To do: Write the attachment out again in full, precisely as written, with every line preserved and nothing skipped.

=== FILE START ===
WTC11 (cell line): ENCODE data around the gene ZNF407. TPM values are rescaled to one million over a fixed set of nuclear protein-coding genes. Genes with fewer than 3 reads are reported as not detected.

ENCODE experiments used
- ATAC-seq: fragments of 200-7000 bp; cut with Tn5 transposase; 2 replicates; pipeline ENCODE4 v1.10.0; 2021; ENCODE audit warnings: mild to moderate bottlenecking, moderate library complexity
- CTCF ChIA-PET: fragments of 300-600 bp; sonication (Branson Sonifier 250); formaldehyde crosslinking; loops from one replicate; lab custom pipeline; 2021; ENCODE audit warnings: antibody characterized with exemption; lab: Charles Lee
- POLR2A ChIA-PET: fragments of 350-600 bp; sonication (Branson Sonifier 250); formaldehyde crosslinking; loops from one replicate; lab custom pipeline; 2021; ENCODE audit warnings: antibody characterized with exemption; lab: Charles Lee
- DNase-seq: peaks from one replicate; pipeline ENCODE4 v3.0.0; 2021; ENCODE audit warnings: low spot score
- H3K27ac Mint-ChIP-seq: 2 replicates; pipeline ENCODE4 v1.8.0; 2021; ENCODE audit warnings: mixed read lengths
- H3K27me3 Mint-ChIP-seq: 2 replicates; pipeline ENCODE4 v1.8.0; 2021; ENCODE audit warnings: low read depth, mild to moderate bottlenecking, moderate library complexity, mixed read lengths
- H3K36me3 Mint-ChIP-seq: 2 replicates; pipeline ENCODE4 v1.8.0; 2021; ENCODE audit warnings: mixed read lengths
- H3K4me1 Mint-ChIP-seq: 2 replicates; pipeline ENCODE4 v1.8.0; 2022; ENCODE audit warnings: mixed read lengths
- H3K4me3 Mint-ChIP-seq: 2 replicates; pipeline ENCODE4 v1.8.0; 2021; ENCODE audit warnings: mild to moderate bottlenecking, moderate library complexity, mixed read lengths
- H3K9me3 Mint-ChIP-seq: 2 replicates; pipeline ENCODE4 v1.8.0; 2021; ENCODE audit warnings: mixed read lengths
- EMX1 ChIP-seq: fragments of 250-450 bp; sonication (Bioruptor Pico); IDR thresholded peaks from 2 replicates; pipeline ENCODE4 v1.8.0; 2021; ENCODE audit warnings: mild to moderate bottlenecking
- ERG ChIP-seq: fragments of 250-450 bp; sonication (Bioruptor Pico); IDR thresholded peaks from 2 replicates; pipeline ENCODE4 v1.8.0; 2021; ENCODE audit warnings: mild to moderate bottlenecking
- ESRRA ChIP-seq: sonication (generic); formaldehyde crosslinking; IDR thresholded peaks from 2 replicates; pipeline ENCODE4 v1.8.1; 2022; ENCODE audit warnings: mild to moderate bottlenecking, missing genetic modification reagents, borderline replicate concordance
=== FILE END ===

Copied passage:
WTC11 (cell line): ENCODE data around the gene ZNF407. TPM values are rescaled to one million over a fixed set of nuclear protein-coding genes. Genes with fewer than 3 reads are reported as not detected.

ENCODE experiments used
- ATAC-seq: fragments of 200-7000 bp; cut with Tn5 transposase; 2 replicates; pipeline ENCODE4 v1.10.0; 2021; ENCODE audit warnings: mild to moderate bottlenecking, moderate library complexity
- CTCF ChIA-PET: fragments of 300-600 bp; sonication (Branson Sonifier 250); formaldehyde crosslinking; loops from one replicate; lab custom pipeline; 2021; ENCODE audit warnings: antibody characterized with exemption; lab: Charles Lee
- POLR2A ChIA-PET: fragments of 350-600 bp; sonication (Branson Sonifier 250); formaldehyde crosslinking; loops from one replicate; lab custom pipeline; 2021; ENCODE audit warnings: antibody characterized with exemption; lab: Charles Lee
- DNase-seq: peaks from one replicate; pipeline ENCODE4 v3.0.0; 2021; ENCODE audit warnings: low spot score
- H3K27ac Mint-ChIP-seq: 2 replicates; pipeline ENCODE4 v1.8.0; 2021; ENCODE audit warnings: mixed read lengths
- H3K27me3 Mint-ChIP-seq: 2 replicates; pipeline ENCODE4 v1.8.0; 2021; ENCODE audit warnings: low read depth, mild to moderate bottlenecking, moderate library complexity, mixed read lengths
- H3K36me3 Mint-ChIP-seq: 2 replicates; pipeline ENCODE4 v1.8.0; 2021; ENCODE audit warnings: mixed read lengths
- H3K4me1 Mint-ChIP-seq: 2 replicates; pipeline ENCODE4 v1.8.0; 2022; ENCODE audit warnings: mixed read lengths
- H3K4me3 Mint-ChIP-seq: 2 replicates; pipeline ENCODE4 v1.8.0; 2021; ENCODE audit warnings: mild to moderate bottlenecking, moderate library complexity, mixed read lengths
- H3K9me3 Mint-ChIP-seq: 2 replicates; pipeline ENCODE4 v1.8.0; 2021; ENCODE audit warnings: mixed read lengths
- EMX1 ChIP-seq: fragments of 250-450 bp; sonication (Bioruptor Pico); IDR thresholded peaks from 2 replicates; pipeline ENCODE4 v1.8.0; 2021; ENCODE audit warnings: mild to moderate bottlenecking
- ERG ChIP-seq: fragments of 250-450 bp; sonication (Bioruptor Pico); IDR thresholded peaks from 2 replicates; pipeline ENCODE4 v1.8.0; 2021; ENCODE audit warnings: mild to moderate bottlenecking
- ESRRA ChIP-seq: sonication (generic); formaldehyde crosslinking; IDR thresholded peaks from 2 replicates; pipeline ENCODE4 v1.8.1; 2022; ENCODE audit warnings: mild to moderate bottlenecking, missing genetic modification reagents, borderline replicate concordance